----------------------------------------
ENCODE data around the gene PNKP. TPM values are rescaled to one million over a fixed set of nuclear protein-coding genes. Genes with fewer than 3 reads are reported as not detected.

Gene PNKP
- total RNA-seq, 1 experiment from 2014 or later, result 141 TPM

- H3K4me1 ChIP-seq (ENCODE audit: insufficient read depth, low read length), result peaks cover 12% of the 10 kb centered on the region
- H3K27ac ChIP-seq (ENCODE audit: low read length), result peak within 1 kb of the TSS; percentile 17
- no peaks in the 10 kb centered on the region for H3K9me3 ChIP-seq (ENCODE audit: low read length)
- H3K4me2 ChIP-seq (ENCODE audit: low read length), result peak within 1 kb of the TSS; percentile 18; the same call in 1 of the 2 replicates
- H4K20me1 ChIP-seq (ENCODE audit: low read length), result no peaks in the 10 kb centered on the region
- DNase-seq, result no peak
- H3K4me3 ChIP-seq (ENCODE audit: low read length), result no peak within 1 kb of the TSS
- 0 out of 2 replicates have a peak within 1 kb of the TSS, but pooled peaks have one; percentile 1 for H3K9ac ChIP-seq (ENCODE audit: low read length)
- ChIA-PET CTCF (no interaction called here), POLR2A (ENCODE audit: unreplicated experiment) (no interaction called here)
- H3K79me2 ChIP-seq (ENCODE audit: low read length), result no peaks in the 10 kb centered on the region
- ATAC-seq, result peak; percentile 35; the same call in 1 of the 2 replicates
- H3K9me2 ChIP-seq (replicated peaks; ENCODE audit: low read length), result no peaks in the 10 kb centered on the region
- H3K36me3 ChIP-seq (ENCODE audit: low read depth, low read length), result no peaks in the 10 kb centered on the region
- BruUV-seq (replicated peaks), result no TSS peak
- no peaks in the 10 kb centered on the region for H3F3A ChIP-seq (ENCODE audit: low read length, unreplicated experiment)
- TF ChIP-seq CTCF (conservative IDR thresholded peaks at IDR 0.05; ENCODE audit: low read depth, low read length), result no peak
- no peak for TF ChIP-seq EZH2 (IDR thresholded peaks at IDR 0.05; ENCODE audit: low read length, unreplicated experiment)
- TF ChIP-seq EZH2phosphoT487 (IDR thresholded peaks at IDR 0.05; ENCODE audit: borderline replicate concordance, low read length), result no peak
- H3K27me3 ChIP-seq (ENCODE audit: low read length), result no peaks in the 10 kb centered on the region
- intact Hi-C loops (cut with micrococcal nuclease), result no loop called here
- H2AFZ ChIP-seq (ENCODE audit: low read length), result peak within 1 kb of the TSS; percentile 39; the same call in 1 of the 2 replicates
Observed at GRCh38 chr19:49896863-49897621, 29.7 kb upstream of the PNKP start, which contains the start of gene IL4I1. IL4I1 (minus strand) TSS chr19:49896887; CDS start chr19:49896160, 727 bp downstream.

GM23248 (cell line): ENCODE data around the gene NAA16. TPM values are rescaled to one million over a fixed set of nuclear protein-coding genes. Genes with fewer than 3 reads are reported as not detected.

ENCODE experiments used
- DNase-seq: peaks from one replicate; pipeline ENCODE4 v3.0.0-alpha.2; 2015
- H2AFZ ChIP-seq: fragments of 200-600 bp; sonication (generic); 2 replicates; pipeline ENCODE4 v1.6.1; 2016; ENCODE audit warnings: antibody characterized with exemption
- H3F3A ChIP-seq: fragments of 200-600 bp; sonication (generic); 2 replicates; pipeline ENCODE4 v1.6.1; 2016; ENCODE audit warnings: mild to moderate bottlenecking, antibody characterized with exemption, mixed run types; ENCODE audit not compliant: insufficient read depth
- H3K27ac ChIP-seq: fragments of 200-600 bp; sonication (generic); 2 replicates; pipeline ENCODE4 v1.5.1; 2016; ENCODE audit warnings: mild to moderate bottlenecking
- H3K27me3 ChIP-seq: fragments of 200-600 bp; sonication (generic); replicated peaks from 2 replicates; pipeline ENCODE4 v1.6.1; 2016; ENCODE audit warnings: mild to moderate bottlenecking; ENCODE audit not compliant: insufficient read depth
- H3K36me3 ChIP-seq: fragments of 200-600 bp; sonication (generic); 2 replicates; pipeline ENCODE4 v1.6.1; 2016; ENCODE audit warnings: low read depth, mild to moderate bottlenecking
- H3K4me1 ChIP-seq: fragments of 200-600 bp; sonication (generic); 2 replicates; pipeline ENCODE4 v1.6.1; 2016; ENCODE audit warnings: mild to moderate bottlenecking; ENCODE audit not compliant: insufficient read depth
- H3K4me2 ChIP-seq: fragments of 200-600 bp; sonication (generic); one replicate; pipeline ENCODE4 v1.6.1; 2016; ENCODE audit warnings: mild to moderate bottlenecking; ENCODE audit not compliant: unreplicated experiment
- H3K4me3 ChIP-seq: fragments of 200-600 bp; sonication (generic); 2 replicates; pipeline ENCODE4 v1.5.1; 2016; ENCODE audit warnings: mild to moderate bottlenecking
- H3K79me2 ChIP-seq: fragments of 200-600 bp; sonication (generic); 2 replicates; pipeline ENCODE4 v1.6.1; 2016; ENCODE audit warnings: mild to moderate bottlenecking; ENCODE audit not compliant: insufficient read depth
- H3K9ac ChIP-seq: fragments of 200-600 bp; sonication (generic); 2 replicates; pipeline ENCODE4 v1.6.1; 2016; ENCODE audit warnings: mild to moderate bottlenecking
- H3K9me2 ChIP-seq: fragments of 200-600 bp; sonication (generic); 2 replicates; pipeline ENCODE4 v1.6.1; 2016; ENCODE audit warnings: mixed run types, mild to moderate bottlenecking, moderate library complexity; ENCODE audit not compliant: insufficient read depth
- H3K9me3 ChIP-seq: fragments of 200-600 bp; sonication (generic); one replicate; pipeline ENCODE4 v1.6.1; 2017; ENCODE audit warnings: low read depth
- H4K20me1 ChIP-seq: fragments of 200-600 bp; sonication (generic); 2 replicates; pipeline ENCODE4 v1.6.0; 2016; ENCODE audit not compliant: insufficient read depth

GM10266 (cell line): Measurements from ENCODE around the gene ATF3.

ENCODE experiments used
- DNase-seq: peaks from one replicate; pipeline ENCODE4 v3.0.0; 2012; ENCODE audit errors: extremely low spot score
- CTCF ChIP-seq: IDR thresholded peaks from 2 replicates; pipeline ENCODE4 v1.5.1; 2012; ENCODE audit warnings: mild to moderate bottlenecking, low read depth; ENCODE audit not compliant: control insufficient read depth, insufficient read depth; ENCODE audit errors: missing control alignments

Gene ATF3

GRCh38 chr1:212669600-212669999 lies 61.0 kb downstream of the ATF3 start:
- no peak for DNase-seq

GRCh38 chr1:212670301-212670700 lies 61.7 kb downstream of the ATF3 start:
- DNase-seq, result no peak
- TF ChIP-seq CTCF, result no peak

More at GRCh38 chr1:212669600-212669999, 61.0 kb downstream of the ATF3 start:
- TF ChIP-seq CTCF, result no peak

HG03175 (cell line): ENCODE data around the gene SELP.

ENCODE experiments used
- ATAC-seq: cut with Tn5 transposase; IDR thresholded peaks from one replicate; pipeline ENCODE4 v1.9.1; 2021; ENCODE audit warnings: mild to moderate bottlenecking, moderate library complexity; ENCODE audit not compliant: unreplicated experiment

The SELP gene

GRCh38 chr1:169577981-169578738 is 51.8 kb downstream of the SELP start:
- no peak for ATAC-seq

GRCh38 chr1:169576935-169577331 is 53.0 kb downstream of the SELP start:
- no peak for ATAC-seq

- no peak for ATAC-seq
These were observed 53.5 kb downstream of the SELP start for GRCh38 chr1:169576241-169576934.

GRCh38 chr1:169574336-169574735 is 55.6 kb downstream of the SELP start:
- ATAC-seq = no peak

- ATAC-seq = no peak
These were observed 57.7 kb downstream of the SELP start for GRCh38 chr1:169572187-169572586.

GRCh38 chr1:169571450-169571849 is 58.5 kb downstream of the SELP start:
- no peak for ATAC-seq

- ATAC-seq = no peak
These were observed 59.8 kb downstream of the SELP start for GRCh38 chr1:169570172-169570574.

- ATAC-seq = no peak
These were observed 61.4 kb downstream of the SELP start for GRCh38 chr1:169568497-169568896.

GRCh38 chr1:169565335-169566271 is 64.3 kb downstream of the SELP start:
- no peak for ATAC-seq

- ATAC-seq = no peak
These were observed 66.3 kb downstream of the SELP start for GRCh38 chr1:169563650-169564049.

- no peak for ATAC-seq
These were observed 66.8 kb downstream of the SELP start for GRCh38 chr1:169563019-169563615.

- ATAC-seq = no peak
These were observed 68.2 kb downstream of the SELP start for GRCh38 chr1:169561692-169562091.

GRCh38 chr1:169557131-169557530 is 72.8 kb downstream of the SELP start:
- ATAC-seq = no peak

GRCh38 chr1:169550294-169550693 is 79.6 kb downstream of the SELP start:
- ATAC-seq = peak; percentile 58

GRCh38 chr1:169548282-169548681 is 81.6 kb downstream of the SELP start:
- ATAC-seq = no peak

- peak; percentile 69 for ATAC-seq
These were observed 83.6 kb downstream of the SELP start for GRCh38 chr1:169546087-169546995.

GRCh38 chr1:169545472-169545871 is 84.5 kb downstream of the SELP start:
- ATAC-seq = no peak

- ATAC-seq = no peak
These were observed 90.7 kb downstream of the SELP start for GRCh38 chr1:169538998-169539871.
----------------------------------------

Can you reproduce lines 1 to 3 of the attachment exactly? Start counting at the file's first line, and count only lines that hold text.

ENCODE data around the gene PNKP. TPM values are rescaled to one million over a fixed set of nuclear protein-coding genes. Genes with fewer than 3 reads are reported as not detected.

Gene PNKP
- total RNA-seq, 1 experiment from 2014 or later, result 141 TPM